How do you feel about leaving problematic Pali terms untranslated?

I’m guessing many people here have been in the many threads about confusion over “life is suffering”, as well as other less than great translations.

What do you think about leaving problematic Pali words untranslated? Like “Dukkha” ?

I think doing so would force the reader to look it up, starting them off with an education about the proper range of the meaning, and cutting down on years of mistaken ideas.



I’m in favor of this over translating difficult terms.

We already do this, such as with terms that are already in English dictionaries like nirvana

The real issue is which terms we’re going to do this with, its probably not a good idea to overdo it. For example, arhat, nibbana, bodhi, buddha, jhana, kamma, dhamma are pretty non-controversial terms that are often left untranslated.

But what about other difficult terms like dukkha, sati or metta? Should we translate them to the somewhat weird words that are commonly used like “mindfulness” and “loving-kindness” or leave them untranslated? There is the problem. I prefer untranslated but I can see why continuing to add pali terms to english translations can start to get in the way of understanding things for the casual english reader. So I think that perhaps with these translating them is not so bad.

1 Like

Perhaps a rule of thumb that you limit yourself to two untranslated terms the user will need to look up per sutta.

I think someone who has answered a lot of questions about Buddhism like Ajahn Sujato can probably guess which terms generate the most mistaken views for people ( having been asked many questions over and over again ).

This is a good idea but there is a limit on how we can do this. It depends on how many untranslated words can be incorporated into a sentence.
I tried to compile a list of Pali words we used without translation.

Well, there’s a number of issues here.

We always have to bear in mind that there’s no “proper” meaning of a word. Words have meanings in context. So you can have a word in a sentence and look it up in a dictionary, and it gives you half a dozen different meanings. Anyone working on dictionaries will tell you how inadequate they are. And anyone in the field of Pali and Buddhist studies will tell you that there is no complete and reliable Pali dictionary.

And the reader has to decide: what meaning applies in this case? The job of a translator is, as an expert, to make a considered judgment on what meaning applies in what context. Do we always get it right? No, we do not. Do we get it right more often than someone just reading a text and looking up a dictionary would? I bloody hope so, else why are we doing this job!

I don’t think dukkha is problematic to translate. It means “suffering”. Other people have different opinions: I think they’re wrong. It’s my duty as a translator to have opinions about these things.

Who are we to try to force a reader to do anything? We should be grateful that our readers have given us their precious time and attention, and treat them with gentleness and respect. Our calling is to respond to a reader, to reach out to them, to help them with kindness and compassion. If we do our job well, and communicate the Dhamma in a meaningful and intriguing way, a certain percentage of readers will be interested to look further. Great!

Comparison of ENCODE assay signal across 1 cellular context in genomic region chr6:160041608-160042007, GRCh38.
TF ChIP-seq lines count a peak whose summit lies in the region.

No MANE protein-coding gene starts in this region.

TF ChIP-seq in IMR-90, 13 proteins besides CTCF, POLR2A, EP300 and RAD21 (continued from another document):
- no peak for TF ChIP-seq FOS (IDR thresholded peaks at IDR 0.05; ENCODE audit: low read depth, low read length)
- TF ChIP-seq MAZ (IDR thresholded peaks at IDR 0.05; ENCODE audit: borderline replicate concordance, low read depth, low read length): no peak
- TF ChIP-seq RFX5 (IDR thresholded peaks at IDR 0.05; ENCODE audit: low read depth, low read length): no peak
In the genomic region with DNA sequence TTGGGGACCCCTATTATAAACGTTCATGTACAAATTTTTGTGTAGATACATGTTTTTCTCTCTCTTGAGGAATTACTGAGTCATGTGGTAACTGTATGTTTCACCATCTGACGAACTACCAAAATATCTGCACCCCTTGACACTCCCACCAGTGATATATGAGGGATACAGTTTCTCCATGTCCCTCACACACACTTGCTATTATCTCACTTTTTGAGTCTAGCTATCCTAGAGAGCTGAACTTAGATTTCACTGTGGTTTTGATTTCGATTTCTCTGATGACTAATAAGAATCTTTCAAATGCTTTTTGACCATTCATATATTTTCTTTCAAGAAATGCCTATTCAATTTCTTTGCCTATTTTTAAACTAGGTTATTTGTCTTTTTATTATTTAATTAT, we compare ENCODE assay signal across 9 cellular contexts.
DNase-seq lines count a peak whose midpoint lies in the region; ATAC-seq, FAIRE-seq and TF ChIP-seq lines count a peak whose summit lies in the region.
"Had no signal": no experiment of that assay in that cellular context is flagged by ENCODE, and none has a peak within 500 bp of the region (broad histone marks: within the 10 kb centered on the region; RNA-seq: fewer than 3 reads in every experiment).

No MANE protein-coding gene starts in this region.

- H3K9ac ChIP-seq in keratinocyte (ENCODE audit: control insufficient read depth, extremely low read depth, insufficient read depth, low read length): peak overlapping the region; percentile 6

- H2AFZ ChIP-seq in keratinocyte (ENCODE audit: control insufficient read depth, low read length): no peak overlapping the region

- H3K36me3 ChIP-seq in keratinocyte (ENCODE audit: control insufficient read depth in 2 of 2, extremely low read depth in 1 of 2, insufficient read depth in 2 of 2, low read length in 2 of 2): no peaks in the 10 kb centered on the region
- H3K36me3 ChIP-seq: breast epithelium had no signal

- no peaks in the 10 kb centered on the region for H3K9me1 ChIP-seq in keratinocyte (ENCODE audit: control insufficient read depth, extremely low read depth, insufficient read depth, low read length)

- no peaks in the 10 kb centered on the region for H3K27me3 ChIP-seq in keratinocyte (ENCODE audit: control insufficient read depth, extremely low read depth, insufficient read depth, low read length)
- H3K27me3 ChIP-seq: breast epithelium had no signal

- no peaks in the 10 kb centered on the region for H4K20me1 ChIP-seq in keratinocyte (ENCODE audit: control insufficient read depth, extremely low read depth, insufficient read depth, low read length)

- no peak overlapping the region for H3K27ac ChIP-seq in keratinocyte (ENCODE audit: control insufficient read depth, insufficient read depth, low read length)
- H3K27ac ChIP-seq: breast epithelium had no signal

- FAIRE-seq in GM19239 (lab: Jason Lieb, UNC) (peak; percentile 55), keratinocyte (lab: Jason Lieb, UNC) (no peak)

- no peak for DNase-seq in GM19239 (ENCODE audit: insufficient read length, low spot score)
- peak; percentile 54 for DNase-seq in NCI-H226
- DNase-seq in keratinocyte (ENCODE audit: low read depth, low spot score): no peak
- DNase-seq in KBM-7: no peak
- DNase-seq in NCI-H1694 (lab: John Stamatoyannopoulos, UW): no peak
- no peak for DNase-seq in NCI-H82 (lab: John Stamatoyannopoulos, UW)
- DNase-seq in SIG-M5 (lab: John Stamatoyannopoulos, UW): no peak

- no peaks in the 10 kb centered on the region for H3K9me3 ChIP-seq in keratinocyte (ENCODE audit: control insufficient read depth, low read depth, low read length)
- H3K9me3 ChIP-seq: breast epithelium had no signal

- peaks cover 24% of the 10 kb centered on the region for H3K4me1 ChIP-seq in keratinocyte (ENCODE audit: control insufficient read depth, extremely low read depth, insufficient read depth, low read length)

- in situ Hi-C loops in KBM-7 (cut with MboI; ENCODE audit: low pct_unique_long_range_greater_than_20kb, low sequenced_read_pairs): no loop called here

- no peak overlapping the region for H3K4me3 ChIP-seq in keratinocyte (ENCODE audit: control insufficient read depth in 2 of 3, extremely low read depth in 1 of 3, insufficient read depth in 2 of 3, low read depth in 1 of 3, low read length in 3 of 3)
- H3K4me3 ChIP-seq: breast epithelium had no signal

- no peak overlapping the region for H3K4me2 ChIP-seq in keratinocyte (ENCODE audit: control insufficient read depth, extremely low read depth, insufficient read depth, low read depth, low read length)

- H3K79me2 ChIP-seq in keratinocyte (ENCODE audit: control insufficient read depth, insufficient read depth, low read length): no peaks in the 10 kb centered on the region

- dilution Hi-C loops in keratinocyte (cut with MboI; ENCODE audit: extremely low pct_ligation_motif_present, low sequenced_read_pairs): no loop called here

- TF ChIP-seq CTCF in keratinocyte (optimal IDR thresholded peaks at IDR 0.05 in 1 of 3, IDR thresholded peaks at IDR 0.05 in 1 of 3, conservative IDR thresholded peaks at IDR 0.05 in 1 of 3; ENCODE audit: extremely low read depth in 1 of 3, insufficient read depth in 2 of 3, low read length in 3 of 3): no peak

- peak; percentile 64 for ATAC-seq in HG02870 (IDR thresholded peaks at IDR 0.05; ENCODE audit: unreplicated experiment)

We should be encouraging curiosity in readers, and to do that, we need one thing: readers. Write for your readers, not at them.

Really? Let me see, hmm …

  • arhat: Buddhists have been arguing about the meaning of this since the earliest days, and it was the key issue in the first schism. I translate arhat as “perfected one”, which I think works fine in the context of the EBTs, but it would, of course, be rejected by all Mahayanists.
  • nibbana: This means “extinguishment” or “quenching” yet most translators either just translate it wrongly (“unbinding”) or leave it untranslated.
  • jhana: again, this is a highly controversial term. I translate it as “absorption”; but I really want to translate it as “illumination”.
  • kamma: is almost always understood wrongly as “fate”.

I have commented on dukkha above. Sati has been translated just fine by mindfulness for a century. Mettā as “loving-kindness” is okay; I prefer just “love”, but this is purely stylistic, not out of any concern over the meaning.

My point here is that what one person thinks is controversial or difficult is not at all controversial for others. In my view, with few exceptions, the real reason why people choose to leave some terms untranslated is rarely linguistic, but has more to do with the doctrinal leanings of the translator. For every term that you might say is hard to translate, I could list a dozen Pali words that are just as problematic from a linguistic point of view, but which no reader has even heard of, and which every translator has somehow found a way to deal with. Again, that is our job, to solve these hard problems as best we can.

I made the decision to translate everything: otherwise, you’re leaving the translation half-baked. And I found that there were hardly any terms that really resisted translation. Brāhmaṇa is probably the only significant one, as we have no word for a “hereditary member of a caste claiming sacred origins but who may or may not perform priestly or spiritual duties”.

And finally, the bigger problem is that when you use Indic words, it’s not just a neutral act. By including Indic words, you’re sending a message that this word is special. The reader will almost inevitably overload it with meaning, and those meanings are informed by their own experience and background. People almost always make the mistake of assuming that Indic words have fixed and well-defined meanings. But they just don’t, any more than words in any other languages.

If you’re Thai, to “sit samadhi” simply means “to meditate”. According to the Yoga philosophy, it means “union with ultimate reality” or “enlightenment”. When you read the word samādhi in an English translation, your meaning depends on whether your influences are Indian or Thai. But the meaning in the EBTs is neither of these things. There, it means “to become immersed in an experience of bliss and light and oneness”. True, it’s not easy to convey this in translation, but we should at least try.

Sacred words, due to their doctrinal overloading, are in fact highly mutable in meaning. In Buddhism and the Indic sphere generally, they have undergone extremely rapid change in meaning under ideological pressure. Yoga means “spiritual striving” in Buddhism, “union with the divine” in Hinduism, and “stretching” in modern American/global culture. For 2,500 years, saṅgha meant “the community of ordained monastic followers of the Buddha”, and in the last couple of decades it has changed in secularist circles to “a local meditation group”.